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Jay Powell sought to push back on speculation that the Federal Reserve has won its battle against inflation, even as traders boosted their bets that the US central bank could start cutting interest rates as early as next March.
In a speech on Friday, the Fed chairman indicated that it was too early to rule out further rate hikes or start discussing cuts.
“It would be too early to conclude with confidence that we have achieved a sufficiently restrictive stance, or to speculate on when policy will be eased,” he said, before beginning a quiet period leading up to the final monetary policy meeting of the year.
After Powell’s comments, yields on policy-sensitive two-year Treasuries reached a five-month low of 4.56 percent, suggesting investors had largely ignored his warnings. Traders in federal funds futures markets now see about a two-thirds chance the Fed will cut interest rates as early as March 2024, up from about 20 percent a week ago.
Stocks were also higher, with the S&P 500 up 0.4 percent by mid-afternoon at 4,588. It earlier reached 4,599.39, surpassing this year’s closing peak reached in July.
In about two weeks, the Federal Open Market Committee is preparing to hold its benchmark interest rate steady again at a 22-year high of 5.25 to 5.5 percent, a level it has held since July. The Federal Reserve began a historic campaign to raise interest rates in March 2022 in an attempt to stamp out rising inflation.
But even as the Fed continues to pause its campaign to raise interest rates, the high degree of uncertainty about the US inflation outlook and concerns about easing conditions in financial markets has officials worried. They refrained from referring more specifically to the peak in interest rates and discussing benchmarks for lowering borrowing costs.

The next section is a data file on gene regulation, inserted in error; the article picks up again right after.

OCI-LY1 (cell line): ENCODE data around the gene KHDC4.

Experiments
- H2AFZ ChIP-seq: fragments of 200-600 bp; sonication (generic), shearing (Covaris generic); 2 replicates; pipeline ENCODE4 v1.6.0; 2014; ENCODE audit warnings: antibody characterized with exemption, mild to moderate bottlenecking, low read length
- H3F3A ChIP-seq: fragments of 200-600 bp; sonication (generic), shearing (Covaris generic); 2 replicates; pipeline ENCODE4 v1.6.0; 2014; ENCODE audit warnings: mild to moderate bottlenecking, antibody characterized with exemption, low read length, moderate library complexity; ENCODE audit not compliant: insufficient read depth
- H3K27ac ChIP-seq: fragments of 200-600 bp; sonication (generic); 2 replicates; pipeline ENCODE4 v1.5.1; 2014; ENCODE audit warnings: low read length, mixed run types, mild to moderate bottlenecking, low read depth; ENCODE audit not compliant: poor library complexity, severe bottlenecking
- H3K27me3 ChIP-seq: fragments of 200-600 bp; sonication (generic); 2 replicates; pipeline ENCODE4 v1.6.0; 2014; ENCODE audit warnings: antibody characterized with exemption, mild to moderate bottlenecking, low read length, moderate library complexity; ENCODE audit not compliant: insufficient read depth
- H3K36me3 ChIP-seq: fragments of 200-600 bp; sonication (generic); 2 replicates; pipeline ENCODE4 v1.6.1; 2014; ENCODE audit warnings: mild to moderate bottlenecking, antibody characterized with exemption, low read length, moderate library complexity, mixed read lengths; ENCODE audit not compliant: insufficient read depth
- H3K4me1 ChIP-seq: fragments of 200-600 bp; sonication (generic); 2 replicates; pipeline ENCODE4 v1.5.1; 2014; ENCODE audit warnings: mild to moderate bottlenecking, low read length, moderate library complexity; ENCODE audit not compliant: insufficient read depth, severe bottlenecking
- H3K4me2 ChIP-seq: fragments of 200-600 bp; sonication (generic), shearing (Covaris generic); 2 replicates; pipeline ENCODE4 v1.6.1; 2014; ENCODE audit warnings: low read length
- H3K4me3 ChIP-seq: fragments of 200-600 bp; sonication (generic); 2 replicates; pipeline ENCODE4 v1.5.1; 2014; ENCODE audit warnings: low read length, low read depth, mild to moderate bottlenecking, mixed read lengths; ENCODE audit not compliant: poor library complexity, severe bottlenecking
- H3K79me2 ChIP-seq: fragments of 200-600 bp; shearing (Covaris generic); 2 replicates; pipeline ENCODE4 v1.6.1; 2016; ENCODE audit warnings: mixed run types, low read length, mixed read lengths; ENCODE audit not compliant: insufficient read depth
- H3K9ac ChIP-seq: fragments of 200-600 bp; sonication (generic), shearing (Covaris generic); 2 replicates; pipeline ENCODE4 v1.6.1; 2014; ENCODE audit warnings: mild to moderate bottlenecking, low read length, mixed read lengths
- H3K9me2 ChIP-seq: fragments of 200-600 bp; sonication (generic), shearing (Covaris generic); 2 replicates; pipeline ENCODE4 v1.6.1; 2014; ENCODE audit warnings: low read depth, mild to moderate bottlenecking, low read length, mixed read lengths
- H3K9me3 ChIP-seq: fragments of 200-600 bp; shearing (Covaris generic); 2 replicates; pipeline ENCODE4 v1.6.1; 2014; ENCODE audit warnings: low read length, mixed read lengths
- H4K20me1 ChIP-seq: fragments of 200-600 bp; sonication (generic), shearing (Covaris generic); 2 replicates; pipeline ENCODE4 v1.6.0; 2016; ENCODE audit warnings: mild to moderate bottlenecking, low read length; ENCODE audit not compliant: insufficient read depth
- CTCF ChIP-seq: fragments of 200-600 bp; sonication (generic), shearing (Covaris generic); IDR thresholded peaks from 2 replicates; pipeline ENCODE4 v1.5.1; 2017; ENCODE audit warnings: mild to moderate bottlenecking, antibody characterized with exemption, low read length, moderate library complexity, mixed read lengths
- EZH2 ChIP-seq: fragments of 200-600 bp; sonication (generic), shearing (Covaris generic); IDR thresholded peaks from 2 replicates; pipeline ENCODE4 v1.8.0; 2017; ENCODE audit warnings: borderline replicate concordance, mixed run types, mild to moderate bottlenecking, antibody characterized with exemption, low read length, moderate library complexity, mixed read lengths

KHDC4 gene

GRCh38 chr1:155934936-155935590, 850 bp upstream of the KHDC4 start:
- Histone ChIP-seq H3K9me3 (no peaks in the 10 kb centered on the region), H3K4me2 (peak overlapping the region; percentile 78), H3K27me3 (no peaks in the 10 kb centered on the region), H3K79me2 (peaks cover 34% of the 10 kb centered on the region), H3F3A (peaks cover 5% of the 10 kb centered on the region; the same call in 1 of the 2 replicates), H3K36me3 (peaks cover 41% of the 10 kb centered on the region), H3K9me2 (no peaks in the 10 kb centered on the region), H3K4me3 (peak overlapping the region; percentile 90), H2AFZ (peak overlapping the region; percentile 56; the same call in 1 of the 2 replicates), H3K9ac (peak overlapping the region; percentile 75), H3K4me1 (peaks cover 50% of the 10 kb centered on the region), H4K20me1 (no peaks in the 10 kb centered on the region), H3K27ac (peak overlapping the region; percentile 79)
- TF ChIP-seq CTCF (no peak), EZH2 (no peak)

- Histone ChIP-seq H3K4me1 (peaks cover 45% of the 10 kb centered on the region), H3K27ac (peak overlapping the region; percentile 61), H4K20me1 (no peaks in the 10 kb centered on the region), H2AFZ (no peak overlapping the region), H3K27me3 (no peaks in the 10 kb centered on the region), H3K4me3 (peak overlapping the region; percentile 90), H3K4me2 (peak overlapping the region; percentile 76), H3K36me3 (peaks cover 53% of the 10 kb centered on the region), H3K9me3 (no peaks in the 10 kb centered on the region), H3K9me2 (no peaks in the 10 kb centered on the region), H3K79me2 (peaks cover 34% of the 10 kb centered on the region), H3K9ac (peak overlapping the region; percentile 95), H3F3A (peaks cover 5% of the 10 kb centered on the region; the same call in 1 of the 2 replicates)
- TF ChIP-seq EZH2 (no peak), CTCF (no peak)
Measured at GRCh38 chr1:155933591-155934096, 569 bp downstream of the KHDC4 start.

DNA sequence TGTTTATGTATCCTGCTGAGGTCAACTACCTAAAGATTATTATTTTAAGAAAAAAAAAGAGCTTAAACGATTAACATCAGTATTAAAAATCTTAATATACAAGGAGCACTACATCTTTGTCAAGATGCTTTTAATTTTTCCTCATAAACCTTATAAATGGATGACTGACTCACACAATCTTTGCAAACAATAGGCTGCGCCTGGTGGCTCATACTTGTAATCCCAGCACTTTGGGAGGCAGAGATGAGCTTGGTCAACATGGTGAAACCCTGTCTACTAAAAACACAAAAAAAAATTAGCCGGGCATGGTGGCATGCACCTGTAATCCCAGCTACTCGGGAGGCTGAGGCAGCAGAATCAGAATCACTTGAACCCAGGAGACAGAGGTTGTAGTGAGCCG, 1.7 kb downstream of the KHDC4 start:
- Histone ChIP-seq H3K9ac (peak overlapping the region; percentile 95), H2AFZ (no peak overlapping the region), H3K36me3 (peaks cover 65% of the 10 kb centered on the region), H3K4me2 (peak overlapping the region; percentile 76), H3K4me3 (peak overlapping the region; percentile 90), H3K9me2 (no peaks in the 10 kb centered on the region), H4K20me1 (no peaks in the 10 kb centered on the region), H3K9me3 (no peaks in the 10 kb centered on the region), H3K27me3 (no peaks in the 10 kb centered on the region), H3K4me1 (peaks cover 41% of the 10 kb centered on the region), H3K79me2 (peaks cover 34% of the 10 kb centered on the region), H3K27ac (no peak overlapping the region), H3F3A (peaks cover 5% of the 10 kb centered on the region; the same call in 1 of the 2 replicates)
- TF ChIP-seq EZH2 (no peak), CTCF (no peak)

In order for cuts to be considered, the Fed needs to see several inflation reports that support this trend.
Powell on Friday reiterated that message, warning at an event at Spelman College in Georgia that the US central bank was “prepared to tighten policy further if it becomes appropriate to do so,” even as he made clear that policy was “moving toward tightening.” “The full effects of the Fed’s previous actions have not yet been realized.
In a discussion during the event, he stressed that the Fed will be monitoring economic data closely. “Let the data reveal the appropriate path,” he said.
“Although the lower inflation readings of the past few months are welcome, this progress must continue if we are to reach our 2 percent target,” he added.
Also on Friday, Austan Goolsbee, president of the Chicago Fed and a voting member of the Federal Open Market Committee this year, said so far there was “no evidence” that inflation would stop at 3 percent, predicting instead that it would decline. Back to the Fed’s long-term target of 2 percent.
As of October, the core personal consumption expenditures price index — the Fed’s preferred measure of inflation — was at an annual pace of 3.5 percent.
Additional reporting by Kate Duguid and Jennifer Hughes in New York
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